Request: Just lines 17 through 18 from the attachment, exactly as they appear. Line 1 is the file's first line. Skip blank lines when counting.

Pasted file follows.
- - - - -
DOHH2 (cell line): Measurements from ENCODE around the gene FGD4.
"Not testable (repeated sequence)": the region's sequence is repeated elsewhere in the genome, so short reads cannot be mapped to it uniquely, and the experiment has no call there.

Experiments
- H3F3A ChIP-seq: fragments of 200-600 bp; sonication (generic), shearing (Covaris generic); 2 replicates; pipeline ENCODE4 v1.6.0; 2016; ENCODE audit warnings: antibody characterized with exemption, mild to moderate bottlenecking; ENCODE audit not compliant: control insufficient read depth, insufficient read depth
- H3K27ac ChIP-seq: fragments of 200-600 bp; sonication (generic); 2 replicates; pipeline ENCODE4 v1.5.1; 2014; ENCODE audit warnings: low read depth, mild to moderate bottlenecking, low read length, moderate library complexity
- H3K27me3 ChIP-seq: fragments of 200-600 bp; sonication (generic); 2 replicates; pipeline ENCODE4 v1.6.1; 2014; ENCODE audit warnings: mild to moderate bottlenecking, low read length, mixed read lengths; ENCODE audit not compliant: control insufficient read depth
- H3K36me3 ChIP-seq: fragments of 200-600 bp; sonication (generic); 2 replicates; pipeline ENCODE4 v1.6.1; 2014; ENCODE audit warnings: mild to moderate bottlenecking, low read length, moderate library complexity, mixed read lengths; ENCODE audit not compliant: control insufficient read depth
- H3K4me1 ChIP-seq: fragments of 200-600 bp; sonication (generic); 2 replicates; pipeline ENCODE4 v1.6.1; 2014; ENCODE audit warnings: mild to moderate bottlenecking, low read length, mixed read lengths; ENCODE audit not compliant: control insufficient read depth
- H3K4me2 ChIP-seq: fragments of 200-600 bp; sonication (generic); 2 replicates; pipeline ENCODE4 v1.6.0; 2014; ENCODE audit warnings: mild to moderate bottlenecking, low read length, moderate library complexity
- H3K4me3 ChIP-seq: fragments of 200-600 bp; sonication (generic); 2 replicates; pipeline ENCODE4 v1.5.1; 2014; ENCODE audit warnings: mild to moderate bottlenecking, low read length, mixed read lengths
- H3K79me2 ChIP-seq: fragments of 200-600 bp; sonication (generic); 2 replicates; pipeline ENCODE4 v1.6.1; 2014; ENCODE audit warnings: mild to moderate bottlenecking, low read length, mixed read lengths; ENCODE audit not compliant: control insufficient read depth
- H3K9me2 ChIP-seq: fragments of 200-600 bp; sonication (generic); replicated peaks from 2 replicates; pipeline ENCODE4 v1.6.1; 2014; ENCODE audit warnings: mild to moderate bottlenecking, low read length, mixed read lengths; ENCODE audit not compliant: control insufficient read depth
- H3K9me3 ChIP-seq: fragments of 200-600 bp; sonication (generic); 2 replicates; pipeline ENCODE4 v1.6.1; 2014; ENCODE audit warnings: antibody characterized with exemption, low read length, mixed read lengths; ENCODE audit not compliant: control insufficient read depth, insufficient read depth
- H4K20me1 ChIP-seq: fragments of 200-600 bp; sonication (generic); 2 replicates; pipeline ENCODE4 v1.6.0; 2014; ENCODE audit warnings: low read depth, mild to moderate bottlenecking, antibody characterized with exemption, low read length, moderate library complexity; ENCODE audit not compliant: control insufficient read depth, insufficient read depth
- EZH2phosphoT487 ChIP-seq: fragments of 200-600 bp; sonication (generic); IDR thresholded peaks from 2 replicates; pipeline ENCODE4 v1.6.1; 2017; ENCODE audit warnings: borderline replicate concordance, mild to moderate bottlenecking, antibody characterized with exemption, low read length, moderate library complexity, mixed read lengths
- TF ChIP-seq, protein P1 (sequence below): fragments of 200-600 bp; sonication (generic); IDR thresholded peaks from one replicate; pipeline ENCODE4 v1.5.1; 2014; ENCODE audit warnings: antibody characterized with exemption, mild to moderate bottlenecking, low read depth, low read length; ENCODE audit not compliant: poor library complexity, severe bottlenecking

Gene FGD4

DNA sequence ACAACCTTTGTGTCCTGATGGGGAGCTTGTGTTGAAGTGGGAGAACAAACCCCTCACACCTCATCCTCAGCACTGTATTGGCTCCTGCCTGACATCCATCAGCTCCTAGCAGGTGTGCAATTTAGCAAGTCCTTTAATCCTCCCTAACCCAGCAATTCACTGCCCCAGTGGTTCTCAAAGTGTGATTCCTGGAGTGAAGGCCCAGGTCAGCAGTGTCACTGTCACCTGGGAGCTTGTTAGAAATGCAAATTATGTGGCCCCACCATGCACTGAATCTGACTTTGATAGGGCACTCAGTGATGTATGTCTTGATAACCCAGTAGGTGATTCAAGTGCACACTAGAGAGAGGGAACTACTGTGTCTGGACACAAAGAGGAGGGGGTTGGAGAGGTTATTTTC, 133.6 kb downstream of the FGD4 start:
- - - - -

Gene FGD4

DNA sequence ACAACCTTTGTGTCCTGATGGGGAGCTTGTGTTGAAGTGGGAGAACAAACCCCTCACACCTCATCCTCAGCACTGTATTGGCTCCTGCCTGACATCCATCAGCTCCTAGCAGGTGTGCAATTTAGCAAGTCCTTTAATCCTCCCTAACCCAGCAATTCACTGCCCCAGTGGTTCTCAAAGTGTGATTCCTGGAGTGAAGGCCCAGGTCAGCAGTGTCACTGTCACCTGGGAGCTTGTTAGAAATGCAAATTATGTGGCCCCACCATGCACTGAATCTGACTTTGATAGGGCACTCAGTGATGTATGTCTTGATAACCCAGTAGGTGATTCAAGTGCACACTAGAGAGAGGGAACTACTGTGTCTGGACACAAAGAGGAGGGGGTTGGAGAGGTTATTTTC, 133.6 kb downstream of the FGD4 start: